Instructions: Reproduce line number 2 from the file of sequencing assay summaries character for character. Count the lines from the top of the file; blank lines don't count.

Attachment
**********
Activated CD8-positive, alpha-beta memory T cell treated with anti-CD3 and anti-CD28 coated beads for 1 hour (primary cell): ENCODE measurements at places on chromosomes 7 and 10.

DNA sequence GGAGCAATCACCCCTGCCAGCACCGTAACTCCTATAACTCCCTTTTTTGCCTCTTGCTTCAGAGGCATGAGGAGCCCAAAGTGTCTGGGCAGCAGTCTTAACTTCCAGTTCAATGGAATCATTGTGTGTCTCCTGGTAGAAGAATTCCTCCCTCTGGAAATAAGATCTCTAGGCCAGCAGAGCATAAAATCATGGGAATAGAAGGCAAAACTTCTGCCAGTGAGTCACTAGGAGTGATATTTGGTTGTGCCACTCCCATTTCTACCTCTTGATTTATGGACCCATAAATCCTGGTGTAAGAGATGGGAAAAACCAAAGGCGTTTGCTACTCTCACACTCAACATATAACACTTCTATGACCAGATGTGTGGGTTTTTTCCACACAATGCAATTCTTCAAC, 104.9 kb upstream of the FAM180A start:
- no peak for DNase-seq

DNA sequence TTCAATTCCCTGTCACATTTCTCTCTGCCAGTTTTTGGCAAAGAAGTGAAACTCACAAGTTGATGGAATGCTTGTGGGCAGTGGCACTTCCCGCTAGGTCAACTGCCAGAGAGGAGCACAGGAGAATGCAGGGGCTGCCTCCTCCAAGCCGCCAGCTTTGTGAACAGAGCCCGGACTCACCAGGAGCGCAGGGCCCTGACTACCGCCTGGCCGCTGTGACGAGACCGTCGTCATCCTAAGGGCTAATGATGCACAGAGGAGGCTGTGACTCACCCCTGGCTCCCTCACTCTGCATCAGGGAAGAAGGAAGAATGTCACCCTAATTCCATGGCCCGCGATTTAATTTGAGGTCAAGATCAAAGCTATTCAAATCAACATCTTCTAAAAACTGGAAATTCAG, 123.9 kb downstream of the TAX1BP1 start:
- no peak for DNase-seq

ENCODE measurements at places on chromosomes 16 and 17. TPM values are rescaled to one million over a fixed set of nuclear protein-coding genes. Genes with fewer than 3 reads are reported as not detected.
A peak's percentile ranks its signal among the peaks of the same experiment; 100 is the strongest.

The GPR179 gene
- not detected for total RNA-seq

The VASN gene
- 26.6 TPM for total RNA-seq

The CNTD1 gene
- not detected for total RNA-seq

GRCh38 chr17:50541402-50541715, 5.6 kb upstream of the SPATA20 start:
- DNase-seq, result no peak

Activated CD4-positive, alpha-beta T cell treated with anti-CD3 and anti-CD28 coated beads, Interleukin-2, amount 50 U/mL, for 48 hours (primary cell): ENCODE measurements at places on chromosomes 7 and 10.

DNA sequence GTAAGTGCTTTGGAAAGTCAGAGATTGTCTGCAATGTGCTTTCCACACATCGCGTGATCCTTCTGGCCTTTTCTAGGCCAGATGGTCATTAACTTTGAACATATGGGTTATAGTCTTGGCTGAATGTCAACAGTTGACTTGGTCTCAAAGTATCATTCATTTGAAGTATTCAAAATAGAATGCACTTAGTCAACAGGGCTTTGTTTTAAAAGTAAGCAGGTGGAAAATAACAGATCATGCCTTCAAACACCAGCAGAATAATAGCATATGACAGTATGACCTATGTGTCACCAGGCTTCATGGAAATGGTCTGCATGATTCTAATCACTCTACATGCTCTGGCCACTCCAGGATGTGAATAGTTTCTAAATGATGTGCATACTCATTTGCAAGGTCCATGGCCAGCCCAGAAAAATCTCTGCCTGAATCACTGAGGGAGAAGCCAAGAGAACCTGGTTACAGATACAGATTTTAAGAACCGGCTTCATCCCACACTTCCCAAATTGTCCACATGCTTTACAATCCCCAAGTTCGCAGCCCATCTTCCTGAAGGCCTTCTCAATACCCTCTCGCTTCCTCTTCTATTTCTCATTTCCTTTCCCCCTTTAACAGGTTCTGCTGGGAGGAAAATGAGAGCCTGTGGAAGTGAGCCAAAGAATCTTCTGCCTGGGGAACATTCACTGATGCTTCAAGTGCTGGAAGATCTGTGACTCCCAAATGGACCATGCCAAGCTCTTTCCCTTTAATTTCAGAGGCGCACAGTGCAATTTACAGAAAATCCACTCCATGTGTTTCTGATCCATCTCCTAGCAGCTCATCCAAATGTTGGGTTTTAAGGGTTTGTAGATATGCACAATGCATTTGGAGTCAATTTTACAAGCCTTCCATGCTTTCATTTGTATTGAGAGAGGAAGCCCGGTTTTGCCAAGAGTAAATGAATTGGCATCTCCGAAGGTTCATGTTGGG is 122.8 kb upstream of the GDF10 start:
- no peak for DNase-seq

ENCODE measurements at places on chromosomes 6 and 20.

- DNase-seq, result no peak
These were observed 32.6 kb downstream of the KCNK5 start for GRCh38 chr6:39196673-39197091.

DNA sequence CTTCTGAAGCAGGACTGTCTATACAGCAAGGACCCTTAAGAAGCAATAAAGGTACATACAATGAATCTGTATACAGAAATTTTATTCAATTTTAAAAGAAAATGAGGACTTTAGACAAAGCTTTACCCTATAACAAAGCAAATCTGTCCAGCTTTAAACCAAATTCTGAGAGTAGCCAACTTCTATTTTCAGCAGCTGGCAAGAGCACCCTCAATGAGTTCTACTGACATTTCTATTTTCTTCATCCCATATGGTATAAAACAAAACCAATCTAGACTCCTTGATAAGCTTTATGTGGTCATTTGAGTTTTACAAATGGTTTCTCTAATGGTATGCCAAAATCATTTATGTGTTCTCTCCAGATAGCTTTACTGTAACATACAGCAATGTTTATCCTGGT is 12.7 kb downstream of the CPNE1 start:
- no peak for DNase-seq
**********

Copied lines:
DNA sequence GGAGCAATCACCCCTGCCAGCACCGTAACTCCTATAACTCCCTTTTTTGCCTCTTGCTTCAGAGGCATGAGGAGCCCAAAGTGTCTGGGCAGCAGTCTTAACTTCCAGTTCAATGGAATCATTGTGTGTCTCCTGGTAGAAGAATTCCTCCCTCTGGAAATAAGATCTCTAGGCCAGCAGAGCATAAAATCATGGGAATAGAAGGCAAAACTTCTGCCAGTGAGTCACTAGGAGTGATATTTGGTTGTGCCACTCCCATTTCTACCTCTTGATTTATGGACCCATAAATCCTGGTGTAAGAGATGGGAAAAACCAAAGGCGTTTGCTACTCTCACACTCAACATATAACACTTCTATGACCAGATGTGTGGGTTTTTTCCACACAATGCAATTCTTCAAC, 104.9 kb upstream of the FAM180A start: